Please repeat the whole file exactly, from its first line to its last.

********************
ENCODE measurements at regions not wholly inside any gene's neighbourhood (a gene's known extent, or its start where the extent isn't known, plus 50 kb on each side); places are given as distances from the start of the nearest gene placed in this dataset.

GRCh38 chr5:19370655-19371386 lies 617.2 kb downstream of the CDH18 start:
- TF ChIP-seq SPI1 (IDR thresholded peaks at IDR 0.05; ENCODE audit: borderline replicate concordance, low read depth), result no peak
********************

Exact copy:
ENCODE measurements at regions not wholly inside any gene's neighbourhood (a gene's known extent, or its start where the extent isn't known, plus 50 kb on each side); places are given as distances from the start of the nearest gene placed in this dataset.

GRCh38 chr5:19370655-19371386 lies 617.2 kb downstream of the CDH18 start:
- TF ChIP-seq SPI1 (IDR thresholded peaks at IDR 0.05; ENCODE audit: borderline replicate concordance, low read depth), result no peak